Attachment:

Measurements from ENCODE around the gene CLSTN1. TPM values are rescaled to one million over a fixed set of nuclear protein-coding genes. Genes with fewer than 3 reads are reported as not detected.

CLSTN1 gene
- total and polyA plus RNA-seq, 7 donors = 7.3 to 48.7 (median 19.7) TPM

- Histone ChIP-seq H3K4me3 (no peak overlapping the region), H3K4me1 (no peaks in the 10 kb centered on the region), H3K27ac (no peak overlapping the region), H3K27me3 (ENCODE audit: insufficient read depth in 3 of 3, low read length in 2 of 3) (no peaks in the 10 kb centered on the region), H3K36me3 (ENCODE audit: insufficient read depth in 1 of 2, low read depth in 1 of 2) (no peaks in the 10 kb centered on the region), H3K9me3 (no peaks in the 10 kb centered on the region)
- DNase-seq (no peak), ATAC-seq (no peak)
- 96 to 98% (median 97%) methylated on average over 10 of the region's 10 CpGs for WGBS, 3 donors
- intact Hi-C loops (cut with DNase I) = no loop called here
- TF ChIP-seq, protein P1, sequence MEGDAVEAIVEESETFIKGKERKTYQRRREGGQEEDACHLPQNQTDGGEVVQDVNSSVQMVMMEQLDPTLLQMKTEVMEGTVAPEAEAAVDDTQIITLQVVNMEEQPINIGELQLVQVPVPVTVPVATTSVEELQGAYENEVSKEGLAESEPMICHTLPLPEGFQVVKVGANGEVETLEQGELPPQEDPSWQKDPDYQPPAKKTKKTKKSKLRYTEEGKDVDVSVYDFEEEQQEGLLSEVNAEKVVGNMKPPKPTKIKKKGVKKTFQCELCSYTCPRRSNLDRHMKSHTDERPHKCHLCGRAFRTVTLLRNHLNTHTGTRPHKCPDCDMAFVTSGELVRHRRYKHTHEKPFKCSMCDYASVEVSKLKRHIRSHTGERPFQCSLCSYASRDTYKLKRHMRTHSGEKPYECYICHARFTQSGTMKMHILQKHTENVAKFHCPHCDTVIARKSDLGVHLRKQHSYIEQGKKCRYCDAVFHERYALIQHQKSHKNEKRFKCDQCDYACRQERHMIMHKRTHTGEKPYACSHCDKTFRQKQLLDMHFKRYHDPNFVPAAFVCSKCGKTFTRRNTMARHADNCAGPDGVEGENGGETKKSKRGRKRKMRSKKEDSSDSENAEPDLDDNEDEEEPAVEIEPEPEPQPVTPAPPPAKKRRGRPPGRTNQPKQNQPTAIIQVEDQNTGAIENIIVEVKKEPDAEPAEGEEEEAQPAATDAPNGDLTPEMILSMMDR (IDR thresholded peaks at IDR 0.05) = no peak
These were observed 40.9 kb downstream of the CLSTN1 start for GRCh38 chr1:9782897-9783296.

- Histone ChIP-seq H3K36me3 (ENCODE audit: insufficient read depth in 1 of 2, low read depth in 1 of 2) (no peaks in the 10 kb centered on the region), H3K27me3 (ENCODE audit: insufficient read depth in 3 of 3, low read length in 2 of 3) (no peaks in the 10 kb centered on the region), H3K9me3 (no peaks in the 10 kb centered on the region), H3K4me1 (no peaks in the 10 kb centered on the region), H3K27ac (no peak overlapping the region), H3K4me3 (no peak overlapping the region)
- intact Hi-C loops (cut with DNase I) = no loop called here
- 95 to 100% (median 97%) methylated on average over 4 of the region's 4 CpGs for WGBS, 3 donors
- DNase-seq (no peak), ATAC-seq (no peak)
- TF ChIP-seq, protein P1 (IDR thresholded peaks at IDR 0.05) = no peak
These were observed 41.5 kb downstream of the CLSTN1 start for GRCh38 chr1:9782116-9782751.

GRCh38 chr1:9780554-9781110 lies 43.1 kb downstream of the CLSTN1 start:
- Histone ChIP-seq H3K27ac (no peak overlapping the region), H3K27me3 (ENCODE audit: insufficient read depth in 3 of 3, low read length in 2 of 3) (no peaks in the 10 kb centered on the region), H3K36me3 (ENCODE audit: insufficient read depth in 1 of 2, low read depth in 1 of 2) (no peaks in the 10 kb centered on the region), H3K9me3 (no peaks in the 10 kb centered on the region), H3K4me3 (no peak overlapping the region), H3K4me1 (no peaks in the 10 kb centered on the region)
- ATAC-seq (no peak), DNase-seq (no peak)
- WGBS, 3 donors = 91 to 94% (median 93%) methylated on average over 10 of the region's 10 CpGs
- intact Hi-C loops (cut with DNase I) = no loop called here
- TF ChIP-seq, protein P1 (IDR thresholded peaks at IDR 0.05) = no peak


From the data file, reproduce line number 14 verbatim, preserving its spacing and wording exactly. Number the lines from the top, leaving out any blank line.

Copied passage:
- TF ChIP-seq, protein P1 (IDR thresholded peaks at IDR 0.05) = no peak